What is the principle of treatment in Ayurveda?

Ayurveda is an ancient system of health that combines a nature-based lifestyle with body therapies, herbal medicine and Ayurvedic nutrition.

According to the philosophy of Ayurveda, health brings happiness and vice versa – happiness and harmony bring health.

Therefore, the treatment is aimed at eliminating the imbalances that hinder the harmony between the body, mind and emotions of the person.

Principi lechenie

Types of Energies in Ayurveda

In Ayurveda, there are three types of energies that determine health and natural physiological processes in the body:

• Vata (air and ether) – responsible for blood circulation, heartbeat and breathing;
• Pitta (fire and water) – responsible for metabolism and the exchange of substances;
• Kapha (water and earth) – responsible for the immune system and body growth.

In order to be in good health, it is necessary for the three Doshas to be in balance, with one of them being the leading one.

If there is an imbalance between the energies in the body, sooner or later a disease process begins.

Diagnostics according to Ayurvedic medicine

Ancient Indian medicine uses eight ways to diagnose the disease. These are:
Nadi (pulse)
Mootra (urine)
Mala (faeces)
Jiva (tongue)
Shabda (speech)
Sparsha (touch)
Druk (vision)
Aakruti (Appearance)
In addition, Ayurvedic therapists also take into account factors such as emotional and physical trauma, lifestyle and environment that create a complete picture for the individual patient.

Types of treatment and prevention according to Ayurveda

In Ayurveda, there are eight different types of treatment for diseases:

• Kayachikitsa (general medicine): treatment of general ailments.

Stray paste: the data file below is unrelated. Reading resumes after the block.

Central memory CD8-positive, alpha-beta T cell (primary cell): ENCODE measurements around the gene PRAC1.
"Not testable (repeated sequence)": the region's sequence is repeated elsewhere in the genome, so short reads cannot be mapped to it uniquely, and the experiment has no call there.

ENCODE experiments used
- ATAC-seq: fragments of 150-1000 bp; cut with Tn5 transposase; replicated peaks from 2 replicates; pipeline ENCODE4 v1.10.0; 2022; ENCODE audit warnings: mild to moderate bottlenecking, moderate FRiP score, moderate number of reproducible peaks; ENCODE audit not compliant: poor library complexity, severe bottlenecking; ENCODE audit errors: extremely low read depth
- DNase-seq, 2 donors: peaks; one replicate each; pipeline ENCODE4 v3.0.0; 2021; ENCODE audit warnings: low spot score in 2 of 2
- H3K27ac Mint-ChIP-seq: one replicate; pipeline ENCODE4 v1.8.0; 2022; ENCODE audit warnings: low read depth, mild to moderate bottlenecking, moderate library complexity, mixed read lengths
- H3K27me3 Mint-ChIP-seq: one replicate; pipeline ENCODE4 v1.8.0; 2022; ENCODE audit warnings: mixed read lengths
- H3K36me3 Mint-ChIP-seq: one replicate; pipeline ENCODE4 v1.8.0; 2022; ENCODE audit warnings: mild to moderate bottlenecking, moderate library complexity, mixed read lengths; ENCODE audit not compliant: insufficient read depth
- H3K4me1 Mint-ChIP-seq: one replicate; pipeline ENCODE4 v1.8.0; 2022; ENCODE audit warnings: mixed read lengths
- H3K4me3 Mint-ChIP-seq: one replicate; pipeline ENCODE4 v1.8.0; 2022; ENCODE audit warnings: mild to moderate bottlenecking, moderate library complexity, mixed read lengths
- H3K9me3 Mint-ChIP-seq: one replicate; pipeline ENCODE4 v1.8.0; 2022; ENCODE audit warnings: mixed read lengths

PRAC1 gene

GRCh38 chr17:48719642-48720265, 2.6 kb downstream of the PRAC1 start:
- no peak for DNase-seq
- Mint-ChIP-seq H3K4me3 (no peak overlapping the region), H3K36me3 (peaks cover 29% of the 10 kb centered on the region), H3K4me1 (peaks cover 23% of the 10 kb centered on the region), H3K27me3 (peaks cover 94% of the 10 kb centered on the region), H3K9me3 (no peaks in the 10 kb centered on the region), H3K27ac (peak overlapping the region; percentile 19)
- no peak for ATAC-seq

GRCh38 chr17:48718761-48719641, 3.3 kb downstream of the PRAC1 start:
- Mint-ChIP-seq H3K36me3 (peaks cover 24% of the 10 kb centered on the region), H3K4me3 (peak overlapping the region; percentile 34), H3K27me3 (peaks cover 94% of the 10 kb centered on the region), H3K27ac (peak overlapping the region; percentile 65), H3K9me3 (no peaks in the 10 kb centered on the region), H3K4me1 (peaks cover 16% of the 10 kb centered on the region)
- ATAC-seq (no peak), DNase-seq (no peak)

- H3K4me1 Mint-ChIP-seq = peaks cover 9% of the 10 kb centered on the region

• Kaumara-Brtuya and Bala Roga: treatment of children.
• Shalaya Tantra: Surgical Treatment.
• Salakaya Tantra (Ophthalmology): treatment of the teeth, eyes, nose, ears, etc.
• Bhuta – Vidya: treatment of diseases caused by microorganisms or alcohol use.
• Agada Tantra: Healing through Poison Antidotes.
• Rasayana – Tantra (Geriatrics): Natural Methods of Rejuvenation.
• Vajikarana Tantra (Aphrodisiacs): Reproductive Health and Libido.

Therapy 1
At the discretion of the Ayurvedic therapist, methods from different directions can be applied that correspond to the patient’s condition.

Natural nutrition according to the Ayurvedic tradition

In Ayurveda, great importance is attached to nutrition as a source of vital energy.

• It is important to use quality, fresh and freshly prepared products.
• Food is prepared in a clean room, with clean clothes and bright thoughts.
• It is served beautifully, offered with love and consumed in a calm state of mind and with deep attention to the food.
• Prepared food according to Ayurveda should be consumed within 3 hours of its preparation.
• In the Ayurvedic regimen, three meals a day are recommended, and they are tailored to the individual body type of the person.

According to Ayurvedic understanding, if a food is tasty, it will also be healthy. And if it is not, then it will not bring the necessary energy and benefit to the body, even if it is prepared with otherwise healthy products.

Types of food in Ayurveda

Ayurveda believed that food consists of three types:
Food with sattva guna
It is a food carrying the energy charge of goodness.
Includes products that have a juicy, pleasant buttery taste and pleasant aroma, such as:

• Apricot
• Orange and tangerine
• Watermelon
• Aronia
• Pear
• Pomegranate
• Buckwheat
• Walnuts
• Ginger
• Corn
• Gooseberry
• Carrot
• Fresh fruits and vegetables
• Cereals
• Spices
• Dairy products
• Lentils, etc.

Food with rajas guna
Rajas guna is the energy charge of passion.

Includes products with an overly pronounced taste or smell, excessively hot, bitter or salty dishes, as well as dry, hot and spicy food:

• Zucchini
• Cashew
• Kefir
• Cinnamon
• Lemon
• Rye and peach
• Salad
• Almond
• Hazelnut
• Barley bulgur
• Sunflower seeds
• Cucumber
• Pepper
• Coffee, green tea, etc.

Food with tamas guna
Tamas guna is the energy charge of ignorance.

Includes products that are not fresh and were prepared more than 3 hours before the meal, as well as:

• Meat
• Fish
• Eggs
• Mushrooms
• Onion and garlic
• Canned foods and semi-finished products
• Bread
• Yeast
• Spirits
• All products that have undergone a fermentation process other than lactic acid.

It is important to keep in mind that not all types of food that belong to a given guna remain at the same energy level.

For example, if we start eating an apple which is Sattva guna and leave it uneaten for some time, then it turns into Rajas and after decaying into Tamas.

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